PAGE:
JP2015518297A - Device and method for pre-association detection in a communication network - Google Patents

Device and method for pre-association detection in a communication network Download PDF

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Publication number
JP2015518297A
JP2015518297A JP2014561001A JP2014561001A JP2015518297A JP 2015518297 A JP2015518297 A JP 2015518297A JP 2014561001 A JP2014561001 A JP 2014561001A JP 2014561001 A JP2014561001 A JP 2014561001A JP 2015518297 A JP2015518297 A JP 2015518297A
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Prior art keywords
wtru
wlan
ip address
method
102e
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Japanese (ja)
Inventor
レズニク アレクサンダー
レズニク アレクサンダー
エス.レビー ジョセフ
エス.レビー ジョセフ
エー.ラーマン シャミム
エー.ラーマン シャミム
グオドン チャン
グオドン チャン
カルロス スニガ ジャン
カルロス スニガ ジャン
エル.オルセン ロバート
エル.オルセン ロバート
エム.リベット キャサリン
エム.リベット キャサリン
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インターデイジタル パテント ホールディングス インコーポレイテッド
インターデイジタル パテント ホールディングス インコーポレイテッド
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Priority to US201261606665P priority Critical
Priority to US61/606,665 priority
Priority to US201261645882P priority
Priority to US61/645,882 priority
Priority to US201261701298P priority
Priority to US201261701335P priority
Priority to US61/701,335 priority
Priority to US61/701,298 priority
Priority to US61/751,595 priority
Priority to US201361751595P priority
Application filed by インターデイジタル パテント ホールディングス インコーポレイテッド, インターデイジタル パテント ホールディングス インコーポレイテッド filed Critical インターデイジタル パテント ホールディングス インコーポレイテッド
Priority to PCT/US2013/028912 priority patent/WO2013134149A2/en
Publication of JP2015518297A publication Critical patent/JP2015518297A/en
Application status is Pending legal-status Critical

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    • HELECTRICITY
    • H04ELECTRIC COMMUNICATION TECHNIQUE
    • H04WWIRELESS COMMUNICATION NETWORKS
    • H04W48/00Access restriction; Network selection; Access point selection
    • H04W48/16Discovering, processing access restriction or access information
    • HELECTRICITY
    • H04ELECTRIC COMMUNICATION TECHNIQUE
    • H04LTRANSMISSION OF DIGITAL INFORMATION, e.g. TELEGRAPHIC COMMUNICATION
    • H04L61/00Network arrangements or network protocols for addressing or naming
    • H04L61/20Address allocation
    • H04L61/2007Address allocation internet protocol [IP] addresses
    • HELECTRICITY
    • H04ELECTRIC COMMUNICATION TECHNIQUE
    • H04LTRANSMISSION OF DIGITAL INFORMATION, e.g. TELEGRAPHIC COMMUNICATION
    • H04L67/00Network-specific arrangements or communication protocols supporting networked applications
    • H04L67/16Service discovery or service management, e.g. service location protocol [SLP] or Web services

Abstract

A method for wireless transmit / receive unit (WTRU) and pre-association detection (PAD) is disclosed. The method may include obtaining an IP address and communicating with the WLAN prior to association with a wireless local area network (WLAN) for the purpose of performing PAD. The method can include communicating with a remote information server (IS) by sending a message to the WLAN using the L2 address and receiving a response from the IS over the WLAN. The method can include receiving a message including a source IP address from an unassociated WTRU and constraining the use of the source IP address by the unassociated WTRU. The method can include receiving a PAD request from a WTRU and relaying a message between the WTRU and a remote IS for PAD information exchange. The WTRU may not have an IP address to use for the WLAN, and the WTRU may not be associated with the WLAN.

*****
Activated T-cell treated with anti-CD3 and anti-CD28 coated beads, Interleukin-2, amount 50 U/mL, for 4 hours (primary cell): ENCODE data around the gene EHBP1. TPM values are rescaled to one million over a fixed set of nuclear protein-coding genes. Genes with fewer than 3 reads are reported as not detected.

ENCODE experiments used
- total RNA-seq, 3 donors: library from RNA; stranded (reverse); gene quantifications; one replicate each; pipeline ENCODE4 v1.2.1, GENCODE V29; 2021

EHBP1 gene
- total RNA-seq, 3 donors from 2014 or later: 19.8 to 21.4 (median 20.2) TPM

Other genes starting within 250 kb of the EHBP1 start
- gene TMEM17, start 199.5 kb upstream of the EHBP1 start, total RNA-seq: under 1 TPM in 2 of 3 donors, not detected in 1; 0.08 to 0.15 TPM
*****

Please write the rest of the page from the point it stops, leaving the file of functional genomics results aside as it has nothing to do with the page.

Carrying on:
Description

  The present invention relates to wireless communication.

  This application is filed with US Provisional Patent Application No. 61 / 606,665 filed on March 5, 2012, US Provisional Patent Application No. 61 / 645,882 filed on May 11, 2012, 2012. US Provisional Patent Application 61 / 701,298, filed September 14, US Provisional Patent Application 61 / 701,335, filed September 14, 2012, and January 11, 2013 Claiming the benefit of filed US Provisional Patent Application No. 61 / 751,595, the contents of which are hereby incorporated by reference.

  Individuals and devices often want services from the network. For example, a user may want to enter a new hotel for the first time and use a high resolution color 3D printer to prepare materials for a sales meeting. The user's laptop computer has six wireless local networks (WLANs) that are reachable from the user's laptop, but five require payment or a username and password before the WLAN is high resolution Report that the user can determine whether or not he has a color printer. The sixth WLAN may be advertised as being a free network belonging to a hotel, but the user may not be sure that the network really belongs to the hotel and is secure. is there. The user wants to know which WLAN has a high resolution color printer, but before knowing which WLAN has a high resolution color printer and possibly the cost of using the printer. Initially, it may not be desirable to log on to the WLAN or provide credit card information.

  In a second example, a user may desire to watch a sporting event on the device during travel. The user may want to see free edited highlights or pay for high quality matches. However, the user's current mobile operator may not allow any of those services to be streamed to the user's device. There may be many other networks to which the user's device attaches, but the user should attach to each of the networks and investigate which video services are available on different networks. I do not want. The reason users do not want to attach to different networks is that attaching to a network is time consuming and expensive. In addition, the user may not be sure whether the network is reliable.